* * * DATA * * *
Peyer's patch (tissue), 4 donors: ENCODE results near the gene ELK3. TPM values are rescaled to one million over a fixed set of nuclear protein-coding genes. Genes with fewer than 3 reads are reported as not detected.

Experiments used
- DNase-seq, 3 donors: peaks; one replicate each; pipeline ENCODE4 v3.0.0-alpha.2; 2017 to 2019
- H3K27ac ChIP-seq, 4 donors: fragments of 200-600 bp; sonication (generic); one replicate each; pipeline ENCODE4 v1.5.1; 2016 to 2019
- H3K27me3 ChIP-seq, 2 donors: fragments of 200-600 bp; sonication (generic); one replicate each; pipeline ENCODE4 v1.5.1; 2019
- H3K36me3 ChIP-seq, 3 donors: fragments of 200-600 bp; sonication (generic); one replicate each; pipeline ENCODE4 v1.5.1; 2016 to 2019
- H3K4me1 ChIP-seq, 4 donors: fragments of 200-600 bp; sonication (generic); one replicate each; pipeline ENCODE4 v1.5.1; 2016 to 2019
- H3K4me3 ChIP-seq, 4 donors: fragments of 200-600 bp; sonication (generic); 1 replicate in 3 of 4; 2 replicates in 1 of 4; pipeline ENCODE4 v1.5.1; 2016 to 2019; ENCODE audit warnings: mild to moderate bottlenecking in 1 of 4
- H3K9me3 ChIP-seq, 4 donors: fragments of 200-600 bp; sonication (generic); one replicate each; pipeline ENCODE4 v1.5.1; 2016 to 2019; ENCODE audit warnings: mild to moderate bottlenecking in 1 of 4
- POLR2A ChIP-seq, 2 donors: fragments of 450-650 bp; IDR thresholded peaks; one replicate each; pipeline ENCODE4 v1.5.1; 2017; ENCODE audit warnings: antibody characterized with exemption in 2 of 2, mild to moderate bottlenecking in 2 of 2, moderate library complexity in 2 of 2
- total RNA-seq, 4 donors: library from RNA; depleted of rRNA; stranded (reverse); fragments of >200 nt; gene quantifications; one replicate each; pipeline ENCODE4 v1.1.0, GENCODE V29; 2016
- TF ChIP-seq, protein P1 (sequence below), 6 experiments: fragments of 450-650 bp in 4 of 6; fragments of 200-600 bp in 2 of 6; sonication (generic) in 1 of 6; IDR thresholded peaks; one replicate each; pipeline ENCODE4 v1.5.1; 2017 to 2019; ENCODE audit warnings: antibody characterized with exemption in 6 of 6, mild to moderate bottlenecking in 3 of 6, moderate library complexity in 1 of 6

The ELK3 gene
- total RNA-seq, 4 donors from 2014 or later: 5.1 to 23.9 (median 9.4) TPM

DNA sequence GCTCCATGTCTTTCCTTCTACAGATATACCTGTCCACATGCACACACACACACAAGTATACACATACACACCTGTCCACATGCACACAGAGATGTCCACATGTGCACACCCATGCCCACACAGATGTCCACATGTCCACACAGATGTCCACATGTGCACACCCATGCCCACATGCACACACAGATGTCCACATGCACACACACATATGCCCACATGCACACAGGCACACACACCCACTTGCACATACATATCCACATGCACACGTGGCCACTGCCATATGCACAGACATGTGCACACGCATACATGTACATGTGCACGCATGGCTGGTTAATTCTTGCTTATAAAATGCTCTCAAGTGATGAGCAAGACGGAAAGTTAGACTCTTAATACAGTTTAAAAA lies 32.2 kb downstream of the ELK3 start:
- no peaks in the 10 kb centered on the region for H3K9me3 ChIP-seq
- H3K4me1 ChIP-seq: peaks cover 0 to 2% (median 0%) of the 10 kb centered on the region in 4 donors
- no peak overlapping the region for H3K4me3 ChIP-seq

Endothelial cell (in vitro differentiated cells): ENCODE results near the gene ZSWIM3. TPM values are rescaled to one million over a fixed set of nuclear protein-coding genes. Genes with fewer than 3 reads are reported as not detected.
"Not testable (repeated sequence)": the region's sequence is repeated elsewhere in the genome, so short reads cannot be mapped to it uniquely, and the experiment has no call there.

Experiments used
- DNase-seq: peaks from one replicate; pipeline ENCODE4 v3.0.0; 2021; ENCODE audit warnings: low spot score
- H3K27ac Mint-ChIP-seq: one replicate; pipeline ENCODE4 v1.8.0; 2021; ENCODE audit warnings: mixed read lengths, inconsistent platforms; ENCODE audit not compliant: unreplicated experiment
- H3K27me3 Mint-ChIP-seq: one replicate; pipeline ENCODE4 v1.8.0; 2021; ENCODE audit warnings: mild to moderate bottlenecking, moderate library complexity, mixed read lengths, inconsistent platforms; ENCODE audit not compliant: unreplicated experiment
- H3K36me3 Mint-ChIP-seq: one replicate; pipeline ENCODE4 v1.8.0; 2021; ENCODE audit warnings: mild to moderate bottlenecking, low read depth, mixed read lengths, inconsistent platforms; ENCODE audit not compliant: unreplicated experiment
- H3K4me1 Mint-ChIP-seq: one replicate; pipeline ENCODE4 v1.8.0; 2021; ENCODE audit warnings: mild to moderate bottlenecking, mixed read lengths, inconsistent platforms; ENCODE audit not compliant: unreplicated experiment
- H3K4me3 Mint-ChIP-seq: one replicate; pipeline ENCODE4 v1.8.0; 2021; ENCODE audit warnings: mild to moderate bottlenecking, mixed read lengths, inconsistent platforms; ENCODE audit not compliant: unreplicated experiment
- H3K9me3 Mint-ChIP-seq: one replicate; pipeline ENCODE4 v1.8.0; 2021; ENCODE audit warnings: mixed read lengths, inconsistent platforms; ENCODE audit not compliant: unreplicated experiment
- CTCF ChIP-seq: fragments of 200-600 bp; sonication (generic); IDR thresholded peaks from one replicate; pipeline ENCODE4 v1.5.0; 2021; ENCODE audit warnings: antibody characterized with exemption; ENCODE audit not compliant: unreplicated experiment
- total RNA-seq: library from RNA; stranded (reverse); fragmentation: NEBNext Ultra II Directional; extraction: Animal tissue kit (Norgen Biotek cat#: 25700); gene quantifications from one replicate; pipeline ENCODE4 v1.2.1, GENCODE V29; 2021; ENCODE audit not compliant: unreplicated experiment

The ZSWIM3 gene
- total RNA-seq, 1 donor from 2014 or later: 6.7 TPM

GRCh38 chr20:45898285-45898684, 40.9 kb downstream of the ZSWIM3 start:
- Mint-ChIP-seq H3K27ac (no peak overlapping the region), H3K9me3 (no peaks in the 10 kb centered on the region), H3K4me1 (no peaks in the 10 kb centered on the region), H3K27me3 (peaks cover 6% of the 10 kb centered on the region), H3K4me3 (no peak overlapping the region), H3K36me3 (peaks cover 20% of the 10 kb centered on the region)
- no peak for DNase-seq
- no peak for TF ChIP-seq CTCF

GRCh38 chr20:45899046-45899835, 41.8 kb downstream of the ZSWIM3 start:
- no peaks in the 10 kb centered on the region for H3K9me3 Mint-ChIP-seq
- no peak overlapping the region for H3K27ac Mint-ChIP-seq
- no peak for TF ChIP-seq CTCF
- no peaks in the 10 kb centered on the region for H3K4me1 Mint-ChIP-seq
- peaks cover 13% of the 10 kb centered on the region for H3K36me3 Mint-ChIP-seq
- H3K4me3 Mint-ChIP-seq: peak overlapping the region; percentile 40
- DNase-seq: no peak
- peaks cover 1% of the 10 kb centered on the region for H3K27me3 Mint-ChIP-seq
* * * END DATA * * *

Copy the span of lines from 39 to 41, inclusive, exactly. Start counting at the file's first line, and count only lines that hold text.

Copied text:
- no peak overlapping the region for H3K27ac Mint-ChIP-seq
- no peak for TF ChIP-seq CTCF
- no peaks in the 10 kb centered on the region for H3K4me1 Mint-ChIP-seq